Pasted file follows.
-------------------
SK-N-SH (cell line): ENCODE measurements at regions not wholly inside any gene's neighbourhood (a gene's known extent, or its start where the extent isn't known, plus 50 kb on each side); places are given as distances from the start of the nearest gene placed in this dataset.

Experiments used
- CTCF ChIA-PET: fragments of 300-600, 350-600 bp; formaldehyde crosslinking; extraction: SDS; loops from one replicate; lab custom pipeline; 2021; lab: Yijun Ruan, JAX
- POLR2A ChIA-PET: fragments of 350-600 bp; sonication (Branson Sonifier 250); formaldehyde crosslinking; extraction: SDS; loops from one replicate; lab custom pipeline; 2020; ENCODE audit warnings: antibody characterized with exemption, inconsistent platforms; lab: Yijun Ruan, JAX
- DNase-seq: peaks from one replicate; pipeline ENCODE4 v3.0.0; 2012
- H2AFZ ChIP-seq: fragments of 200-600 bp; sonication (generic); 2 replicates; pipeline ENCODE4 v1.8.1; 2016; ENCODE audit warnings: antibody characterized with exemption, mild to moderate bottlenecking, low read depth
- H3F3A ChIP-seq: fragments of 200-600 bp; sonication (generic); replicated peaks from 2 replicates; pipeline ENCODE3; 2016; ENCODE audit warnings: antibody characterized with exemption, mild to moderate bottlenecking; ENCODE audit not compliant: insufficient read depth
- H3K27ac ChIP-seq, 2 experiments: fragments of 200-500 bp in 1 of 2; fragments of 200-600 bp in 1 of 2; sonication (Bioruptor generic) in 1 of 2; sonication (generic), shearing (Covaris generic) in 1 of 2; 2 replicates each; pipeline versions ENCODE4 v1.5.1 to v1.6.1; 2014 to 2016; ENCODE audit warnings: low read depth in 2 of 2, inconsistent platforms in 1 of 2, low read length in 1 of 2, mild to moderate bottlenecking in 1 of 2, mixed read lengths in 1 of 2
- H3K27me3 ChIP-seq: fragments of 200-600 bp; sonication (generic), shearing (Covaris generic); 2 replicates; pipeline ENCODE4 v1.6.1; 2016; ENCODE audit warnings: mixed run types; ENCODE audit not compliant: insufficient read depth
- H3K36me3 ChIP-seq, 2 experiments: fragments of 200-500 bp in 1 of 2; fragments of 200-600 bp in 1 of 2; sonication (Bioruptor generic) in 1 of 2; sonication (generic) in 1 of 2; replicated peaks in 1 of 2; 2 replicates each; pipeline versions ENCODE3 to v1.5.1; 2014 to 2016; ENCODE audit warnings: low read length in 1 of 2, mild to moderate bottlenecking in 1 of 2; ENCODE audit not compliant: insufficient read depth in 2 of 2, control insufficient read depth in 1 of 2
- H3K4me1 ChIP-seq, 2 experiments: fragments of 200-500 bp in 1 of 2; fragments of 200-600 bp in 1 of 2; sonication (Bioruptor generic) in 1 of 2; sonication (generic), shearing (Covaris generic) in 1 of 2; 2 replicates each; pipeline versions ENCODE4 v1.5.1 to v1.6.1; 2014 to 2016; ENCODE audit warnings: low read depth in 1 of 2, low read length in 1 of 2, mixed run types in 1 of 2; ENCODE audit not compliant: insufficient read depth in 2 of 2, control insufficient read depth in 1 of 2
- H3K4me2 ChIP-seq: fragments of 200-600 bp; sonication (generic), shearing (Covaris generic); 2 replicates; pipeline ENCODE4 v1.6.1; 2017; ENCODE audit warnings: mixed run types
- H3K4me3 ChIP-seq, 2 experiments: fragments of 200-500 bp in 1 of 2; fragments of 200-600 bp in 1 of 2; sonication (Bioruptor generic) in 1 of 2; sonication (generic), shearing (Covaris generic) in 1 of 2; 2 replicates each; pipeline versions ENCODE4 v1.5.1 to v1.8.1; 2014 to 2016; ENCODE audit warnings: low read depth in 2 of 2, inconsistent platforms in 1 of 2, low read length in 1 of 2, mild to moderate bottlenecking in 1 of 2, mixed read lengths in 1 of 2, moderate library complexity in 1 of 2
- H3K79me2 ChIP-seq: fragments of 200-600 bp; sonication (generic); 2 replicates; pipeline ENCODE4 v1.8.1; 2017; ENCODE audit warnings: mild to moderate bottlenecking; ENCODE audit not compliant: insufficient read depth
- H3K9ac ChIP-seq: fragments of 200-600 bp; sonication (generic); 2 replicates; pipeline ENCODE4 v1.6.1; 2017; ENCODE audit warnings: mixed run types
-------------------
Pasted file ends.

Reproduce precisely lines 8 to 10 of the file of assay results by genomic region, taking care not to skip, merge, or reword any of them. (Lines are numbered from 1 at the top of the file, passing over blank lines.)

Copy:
- H3K27ac ChIP-seq, 2 experiments: fragments of 200-500 bp in 1 of 2; fragments of 200-600 bp in 1 of 2; sonication (Bioruptor generic) in 1 of 2; sonication (generic), shearing (Covaris generic) in 1 of 2; 2 replicates each; pipeline versions ENCODE4 v1.5.1 to v1.6.1; 2014 to 2016; ENCODE audit warnings: low read depth in 2 of 2, inconsistent platforms in 1 of 2, low read length in 1 of 2, mild to moderate bottlenecking in 1 of 2, mixed read lengths in 1 of 2
- H3K27me3 ChIP-seq: fragments of 200-600 bp; sonication (generic), shearing (Covaris generic); 2 replicates; pipeline ENCODE4 v1.6.1; 2016; ENCODE audit warnings: mixed run types; ENCODE audit not compliant: insufficient read depth
- H3K36me3 ChIP-seq, 2 experiments: fragments of 200-500 bp in 1 of 2; fragments of 200-600 bp in 1 of 2; sonication (Bioruptor generic) in 1 of 2; sonication (generic) in 1 of 2; replicated peaks in 1 of 2; 2 replicates each; pipeline versions ENCODE3 to v1.5.1; 2014 to 2016; ENCODE audit warnings: low read length in 1 of 2, mild to moderate bottlenecking in 1 of 2; ENCODE audit not compliant: insufficient read depth in 2 of 2, control insufficient read depth in 1 of 2